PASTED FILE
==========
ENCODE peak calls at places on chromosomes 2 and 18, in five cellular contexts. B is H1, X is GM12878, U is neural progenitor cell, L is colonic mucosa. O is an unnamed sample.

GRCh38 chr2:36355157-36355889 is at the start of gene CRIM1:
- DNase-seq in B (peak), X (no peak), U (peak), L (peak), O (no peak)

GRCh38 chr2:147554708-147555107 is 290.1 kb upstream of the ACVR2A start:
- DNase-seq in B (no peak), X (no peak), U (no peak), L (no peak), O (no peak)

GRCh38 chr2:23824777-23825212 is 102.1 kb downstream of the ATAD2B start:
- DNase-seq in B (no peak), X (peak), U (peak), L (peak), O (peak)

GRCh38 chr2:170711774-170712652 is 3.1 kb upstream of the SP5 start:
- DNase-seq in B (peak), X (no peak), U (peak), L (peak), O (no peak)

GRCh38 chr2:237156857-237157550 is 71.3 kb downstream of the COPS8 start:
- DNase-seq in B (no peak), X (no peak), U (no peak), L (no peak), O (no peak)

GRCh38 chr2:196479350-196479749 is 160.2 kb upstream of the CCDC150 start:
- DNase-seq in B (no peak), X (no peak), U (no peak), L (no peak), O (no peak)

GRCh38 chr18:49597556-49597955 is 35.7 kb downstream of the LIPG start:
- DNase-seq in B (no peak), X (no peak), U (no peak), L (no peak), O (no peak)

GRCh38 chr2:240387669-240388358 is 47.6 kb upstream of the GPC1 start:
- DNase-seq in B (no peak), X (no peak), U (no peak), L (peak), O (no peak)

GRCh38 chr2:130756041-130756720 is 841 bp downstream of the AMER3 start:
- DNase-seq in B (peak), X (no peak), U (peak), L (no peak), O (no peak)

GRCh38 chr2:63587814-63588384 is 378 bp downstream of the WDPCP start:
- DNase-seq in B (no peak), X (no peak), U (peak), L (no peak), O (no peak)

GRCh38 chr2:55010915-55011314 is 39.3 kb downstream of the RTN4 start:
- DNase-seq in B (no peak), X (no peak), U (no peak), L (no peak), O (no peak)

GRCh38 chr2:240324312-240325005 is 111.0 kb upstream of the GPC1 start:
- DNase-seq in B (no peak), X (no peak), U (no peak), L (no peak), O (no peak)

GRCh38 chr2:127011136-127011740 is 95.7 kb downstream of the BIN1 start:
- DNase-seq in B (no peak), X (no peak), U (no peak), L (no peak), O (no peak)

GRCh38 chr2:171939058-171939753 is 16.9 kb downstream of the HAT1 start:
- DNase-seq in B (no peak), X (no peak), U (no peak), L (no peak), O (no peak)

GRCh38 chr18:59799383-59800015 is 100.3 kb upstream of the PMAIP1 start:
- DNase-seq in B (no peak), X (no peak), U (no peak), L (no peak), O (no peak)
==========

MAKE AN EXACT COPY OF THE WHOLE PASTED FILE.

ENCODE peak calls at places on chromosomes 2 and 18, in five cellular contexts. B is H1, X is GM12878, U is neural progenitor cell, L is colonic mucosa. O is an unnamed sample.

GRCh38 chr2:36355157-36355889 is at the start of gene CRIM1:
- DNase-seq in B (peak), X (no peak), U (peak), L (peak), O (no peak)

GRCh38 chr2:147554708-147555107 is 290.1 kb upstream of the ACVR2A start:
- DNase-seq in B (no peak), X (no peak), U (no peak), L (no peak), O (no peak)

GRCh38 chr2:23824777-23825212 is 102.1 kb downstream of the ATAD2B start:
- DNase-seq in B (no peak), X (peak), U (peak), L (peak), O (peak)

GRCh38 chr2:170711774-170712652 is 3.1 kb upstream of the SP5 start:
- DNase-seq in B (peak), X (no peak), U (peak), L (peak), O (no peak)

GRCh38 chr2:237156857-237157550 is 71.3 kb downstream of the COPS8 start:
- DNase-seq in B (no peak), X (no peak), U (no peak), L (no peak), O (no peak)

GRCh38 chr2:196479350-196479749 is 160.2 kb upstream of the CCDC150 start:
- DNase-seq in B (no peak), X (no peak), U (no peak), L (no peak), O (no peak)

GRCh38 chr18:49597556-49597955 is 35.7 kb downstream of the LIPG start:
- DNase-seq in B (no peak), X (no peak), U (no peak), L (no peak), O (no peak)

GRCh38 chr2:240387669-240388358 is 47.6 kb upstream of the GPC1 start:
- DNase-seq in B (no peak), X (no peak), U (no peak), L (peak), O (no peak)

GRCh38 chr2:130756041-130756720 is 841 bp downstream of the AMER3 start:
- DNase-seq in B (peak), X (no peak), U (peak), L (no peak), O (no peak)

GRCh38 chr2:63587814-63588384 is 378 bp downstream of the WDPCP start:
- DNase-seq in B (no peak), X (no peak), U (peak), L (no peak), O (no peak)

GRCh38 chr2:55010915-55011314 is 39.3 kb downstream of the RTN4 start:
- DNase-seq in B (no peak), X (no peak), U (no peak), L (no peak), O (no peak)

GRCh38 chr2:240324312-240325005 is 111.0 kb upstream of the GPC1 start:
- DNase-seq in B (no peak), X (no peak), U (no peak), L (no peak), O (no peak)

GRCh38 chr2:127011136-127011740 is 95.7 kb downstream of the BIN1 start:
- DNase-seq in B (no peak), X (no peak), U (no peak), L (no peak), O (no peak)

GRCh38 chr2:171939058-171939753 is 16.9 kb downstream of the HAT1 start:
- DNase-seq in B (no peak), X (no peak), U (no peak), L (no peak), O (no peak)

GRCh38 chr18:59799383-59800015 is 100.3 kb upstream of the PMAIP1 start:
- DNase-seq in B (no peak), X (no peak), U (no peak), L (no peak), O (no peak)